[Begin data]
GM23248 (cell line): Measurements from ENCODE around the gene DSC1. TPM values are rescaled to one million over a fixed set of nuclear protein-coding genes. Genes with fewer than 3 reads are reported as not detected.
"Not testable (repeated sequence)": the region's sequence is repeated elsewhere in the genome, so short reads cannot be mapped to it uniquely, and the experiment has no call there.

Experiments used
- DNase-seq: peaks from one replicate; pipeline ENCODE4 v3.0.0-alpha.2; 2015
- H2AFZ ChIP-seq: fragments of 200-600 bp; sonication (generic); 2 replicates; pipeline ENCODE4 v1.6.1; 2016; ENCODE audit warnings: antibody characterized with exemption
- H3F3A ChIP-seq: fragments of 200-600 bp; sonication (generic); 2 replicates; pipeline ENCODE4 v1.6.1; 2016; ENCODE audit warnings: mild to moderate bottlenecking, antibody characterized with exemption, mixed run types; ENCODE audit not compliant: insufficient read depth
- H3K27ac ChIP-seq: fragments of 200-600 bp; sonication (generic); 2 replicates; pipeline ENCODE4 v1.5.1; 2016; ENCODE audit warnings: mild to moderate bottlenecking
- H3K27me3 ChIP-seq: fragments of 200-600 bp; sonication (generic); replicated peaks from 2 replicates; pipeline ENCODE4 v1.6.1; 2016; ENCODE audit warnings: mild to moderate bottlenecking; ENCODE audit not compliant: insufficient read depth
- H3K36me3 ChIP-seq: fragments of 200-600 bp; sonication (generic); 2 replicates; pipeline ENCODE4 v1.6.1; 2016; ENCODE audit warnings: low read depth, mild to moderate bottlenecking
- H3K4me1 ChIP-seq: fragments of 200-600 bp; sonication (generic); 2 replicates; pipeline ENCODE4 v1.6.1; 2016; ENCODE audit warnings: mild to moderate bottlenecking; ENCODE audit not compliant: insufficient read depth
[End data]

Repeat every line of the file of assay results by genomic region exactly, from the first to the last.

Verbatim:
GM23248 (cell line): Measurements from ENCODE around the gene DSC1. TPM values are rescaled to one million over a fixed set of nuclear protein-coding genes. Genes with fewer than 3 reads are reported as not detected.
"Not testable (repeated sequence)": the region's sequence is repeated elsewhere in the genome, so short reads cannot be mapped to it uniquely, and the experiment has no call there.

Experiments used
- DNase-seq: peaks from one replicate; pipeline ENCODE4 v3.0.0-alpha.2; 2015
- H2AFZ ChIP-seq: fragments of 200-600 bp; sonication (generic); 2 replicates; pipeline ENCODE4 v1.6.1; 2016; ENCODE audit warnings: antibody characterized with exemption
- H3F3A ChIP-seq: fragments of 200-600 bp; sonication (generic); 2 replicates; pipeline ENCODE4 v1.6.1; 2016; ENCODE audit warnings: mild to moderate bottlenecking, antibody characterized with exemption, mixed run types; ENCODE audit not compliant: insufficient read depth
- H3K27ac ChIP-seq: fragments of 200-600 bp; sonication (generic); 2 replicates; pipeline ENCODE4 v1.5.1; 2016; ENCODE audit warnings: mild to moderate bottlenecking
- H3K27me3 ChIP-seq: fragments of 200-600 bp; sonication (generic); replicated peaks from 2 replicates; pipeline ENCODE4 v1.6.1; 2016; ENCODE audit warnings: mild to moderate bottlenecking; ENCODE audit not compliant: insufficient read depth
- H3K36me3 ChIP-seq: fragments of 200-600 bp; sonication (generic); 2 replicates; pipeline ENCODE4 v1.6.1; 2016; ENCODE audit warnings: low read depth, mild to moderate bottlenecking
- H3K4me1 ChIP-seq: fragments of 200-600 bp; sonication (generic); 2 replicates; pipeline ENCODE4 v1.6.1; 2016; ENCODE audit warnings: mild to moderate bottlenecking; ENCODE audit not compliant: insufficient read depth